Here is a photo of last year’s emerging snowdrops. I took the photo on March 7, 2010.
And here is a photo, taken today, of the spot where those snowdrops appeared last March.
What do you think? Do they have a chance? Will they continue to sleep beneath the snow and ice until it melts?
Only by understanding the Universe as a vast, holistic system and Earth as a unit within it can we help restore balance to that unit.
Only by placing Earth and its ecosystems – about which we now understand so much – at the centre of all our thinking can we avert ecological disaster .
Only by bringing our thinking back into balance with feeling, intuition and awareness and by grounding ourselves in a sense of the sacred in all things can we achieve a new level of consciousness.
Thus says the website of the book GreenSpirit: Path to a new Consciousness. In a couple of weeks the author, Marian Van Eyk McCain, will be speaking about this book upstairs in the Community Room at the Real Food Co-op in Chatham. (Please note that the Co-op is not open for business on Sundays.) I’m very happy that Marian will be here, and I’d like you all to meet her. She is also author of the book Elderwoman: Reap the Wisdom – Feel the Power – Embrace the Joy, which ties in with Growing Older, Growing Wiser: Becoming an Elderwoman, a seven-part series beginning in Chatham on September 14th.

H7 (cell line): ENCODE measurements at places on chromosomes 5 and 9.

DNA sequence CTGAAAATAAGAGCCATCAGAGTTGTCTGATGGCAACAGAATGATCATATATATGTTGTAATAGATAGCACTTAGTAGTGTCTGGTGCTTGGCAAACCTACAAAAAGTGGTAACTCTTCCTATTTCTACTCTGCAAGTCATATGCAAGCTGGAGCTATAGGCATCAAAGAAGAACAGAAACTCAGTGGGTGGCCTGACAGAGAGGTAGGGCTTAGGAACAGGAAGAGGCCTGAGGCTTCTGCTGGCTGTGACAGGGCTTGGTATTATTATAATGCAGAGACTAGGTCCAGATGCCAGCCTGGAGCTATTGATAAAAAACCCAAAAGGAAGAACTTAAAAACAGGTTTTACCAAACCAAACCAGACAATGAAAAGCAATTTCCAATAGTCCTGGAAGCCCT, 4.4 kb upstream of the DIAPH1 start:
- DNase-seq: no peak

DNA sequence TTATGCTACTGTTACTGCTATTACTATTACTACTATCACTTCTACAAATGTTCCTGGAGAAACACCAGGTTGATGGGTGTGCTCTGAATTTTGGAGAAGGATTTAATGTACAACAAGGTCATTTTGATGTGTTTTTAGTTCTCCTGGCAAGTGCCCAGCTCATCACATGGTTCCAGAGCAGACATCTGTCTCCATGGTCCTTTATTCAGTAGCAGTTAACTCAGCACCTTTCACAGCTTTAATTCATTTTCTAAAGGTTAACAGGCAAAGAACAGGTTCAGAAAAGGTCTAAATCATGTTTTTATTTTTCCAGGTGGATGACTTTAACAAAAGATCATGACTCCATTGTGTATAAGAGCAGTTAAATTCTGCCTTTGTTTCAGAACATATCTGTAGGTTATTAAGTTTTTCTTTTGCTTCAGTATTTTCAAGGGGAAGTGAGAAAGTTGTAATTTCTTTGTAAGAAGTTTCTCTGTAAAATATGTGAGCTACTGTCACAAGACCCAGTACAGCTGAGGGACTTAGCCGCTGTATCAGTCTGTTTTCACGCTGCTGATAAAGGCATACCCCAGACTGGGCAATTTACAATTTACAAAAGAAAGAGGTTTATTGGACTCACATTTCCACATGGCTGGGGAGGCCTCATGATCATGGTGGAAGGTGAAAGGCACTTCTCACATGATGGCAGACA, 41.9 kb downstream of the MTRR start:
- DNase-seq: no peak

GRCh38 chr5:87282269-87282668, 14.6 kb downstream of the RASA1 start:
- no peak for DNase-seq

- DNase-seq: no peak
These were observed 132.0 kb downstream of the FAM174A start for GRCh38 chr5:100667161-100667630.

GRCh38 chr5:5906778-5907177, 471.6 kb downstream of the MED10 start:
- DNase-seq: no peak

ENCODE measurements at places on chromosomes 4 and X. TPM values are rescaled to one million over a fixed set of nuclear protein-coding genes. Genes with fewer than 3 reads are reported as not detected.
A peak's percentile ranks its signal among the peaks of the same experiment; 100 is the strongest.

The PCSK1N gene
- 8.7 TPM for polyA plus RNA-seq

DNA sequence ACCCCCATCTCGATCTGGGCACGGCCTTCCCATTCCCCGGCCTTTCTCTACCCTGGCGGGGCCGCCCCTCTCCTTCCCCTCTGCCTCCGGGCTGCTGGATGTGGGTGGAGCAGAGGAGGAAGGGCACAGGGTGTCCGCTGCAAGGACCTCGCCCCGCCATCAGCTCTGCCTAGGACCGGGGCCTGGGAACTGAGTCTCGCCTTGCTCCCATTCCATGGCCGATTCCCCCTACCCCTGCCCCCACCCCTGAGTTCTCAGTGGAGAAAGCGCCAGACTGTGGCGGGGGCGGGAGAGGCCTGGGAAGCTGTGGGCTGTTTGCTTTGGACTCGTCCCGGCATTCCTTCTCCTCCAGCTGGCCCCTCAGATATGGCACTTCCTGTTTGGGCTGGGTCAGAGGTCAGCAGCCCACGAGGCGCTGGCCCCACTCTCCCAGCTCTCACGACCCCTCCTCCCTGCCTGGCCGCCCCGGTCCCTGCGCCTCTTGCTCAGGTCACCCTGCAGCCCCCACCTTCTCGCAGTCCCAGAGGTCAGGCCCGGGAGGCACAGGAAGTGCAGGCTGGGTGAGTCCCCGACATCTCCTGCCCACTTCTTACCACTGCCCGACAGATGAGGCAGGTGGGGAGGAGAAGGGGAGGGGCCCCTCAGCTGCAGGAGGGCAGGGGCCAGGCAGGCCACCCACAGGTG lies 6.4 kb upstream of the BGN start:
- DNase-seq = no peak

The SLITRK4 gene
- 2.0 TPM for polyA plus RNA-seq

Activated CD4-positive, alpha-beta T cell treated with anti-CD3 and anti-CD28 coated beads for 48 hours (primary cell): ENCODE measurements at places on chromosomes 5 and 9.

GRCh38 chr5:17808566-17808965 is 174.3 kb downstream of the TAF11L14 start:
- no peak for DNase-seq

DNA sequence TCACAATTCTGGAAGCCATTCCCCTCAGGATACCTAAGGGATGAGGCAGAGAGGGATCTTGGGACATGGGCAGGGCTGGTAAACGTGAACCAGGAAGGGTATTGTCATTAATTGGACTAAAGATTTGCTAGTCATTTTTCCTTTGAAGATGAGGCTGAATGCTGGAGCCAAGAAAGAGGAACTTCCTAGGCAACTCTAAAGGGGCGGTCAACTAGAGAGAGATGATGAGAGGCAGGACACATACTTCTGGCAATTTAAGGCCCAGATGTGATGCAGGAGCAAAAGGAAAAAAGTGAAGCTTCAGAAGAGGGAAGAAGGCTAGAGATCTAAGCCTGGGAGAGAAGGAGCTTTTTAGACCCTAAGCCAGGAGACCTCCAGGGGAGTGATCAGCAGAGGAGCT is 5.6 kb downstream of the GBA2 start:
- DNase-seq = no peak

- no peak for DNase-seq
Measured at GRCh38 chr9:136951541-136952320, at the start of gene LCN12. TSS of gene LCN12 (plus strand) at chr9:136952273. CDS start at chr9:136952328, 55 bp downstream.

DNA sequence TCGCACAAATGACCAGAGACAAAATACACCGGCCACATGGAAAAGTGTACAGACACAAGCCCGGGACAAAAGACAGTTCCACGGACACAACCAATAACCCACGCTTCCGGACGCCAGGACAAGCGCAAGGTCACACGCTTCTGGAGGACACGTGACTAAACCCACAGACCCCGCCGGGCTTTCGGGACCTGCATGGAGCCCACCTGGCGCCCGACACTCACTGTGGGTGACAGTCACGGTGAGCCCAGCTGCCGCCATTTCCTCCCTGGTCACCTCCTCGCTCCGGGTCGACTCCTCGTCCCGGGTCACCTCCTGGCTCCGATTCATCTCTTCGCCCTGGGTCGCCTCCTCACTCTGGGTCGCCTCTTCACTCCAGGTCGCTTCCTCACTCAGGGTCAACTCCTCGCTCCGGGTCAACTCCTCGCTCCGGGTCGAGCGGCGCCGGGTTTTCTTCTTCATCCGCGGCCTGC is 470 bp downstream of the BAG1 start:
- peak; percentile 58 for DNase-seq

Please help me spread the message about her talk at the Co-op on September 12, 2 PM. Thanks!
Here is a poster with the details:
Key West Community Garden
It’s Earth Day, so I found myself thinking about the first official Earth Day in 1970 (I still have my decal…somewhere). I went to an Earth Day program on campus, my baby daughter in a carrier on my front, and all I could think about was how different the future would be for her. Much has changed since 1970. Now that baby girl is over 40 years old and has two daughters of her own. People are finally taking climate science seriously.
Key West Community Garden
It seems to me that the earth is a much more troubled place now, politically, climate- and ecology-wise, and economically, but my daughter and her family are rising to the occasion. It gives me hope. She and her husband started Key West’s first community garden, which was such a success that they are in the process of starting another garden there.
She and her husband grow bananas, papayas, and pineapples in their yard, which is across the street from the first community garden, where they grow veggies and flowers. Life in paradise! Here in the Northeast, we have our own local food movement, for which I am grateful. But alas, no locally grown bananas!
Banana Tree, Front Yard
Bananas Ripening Indoors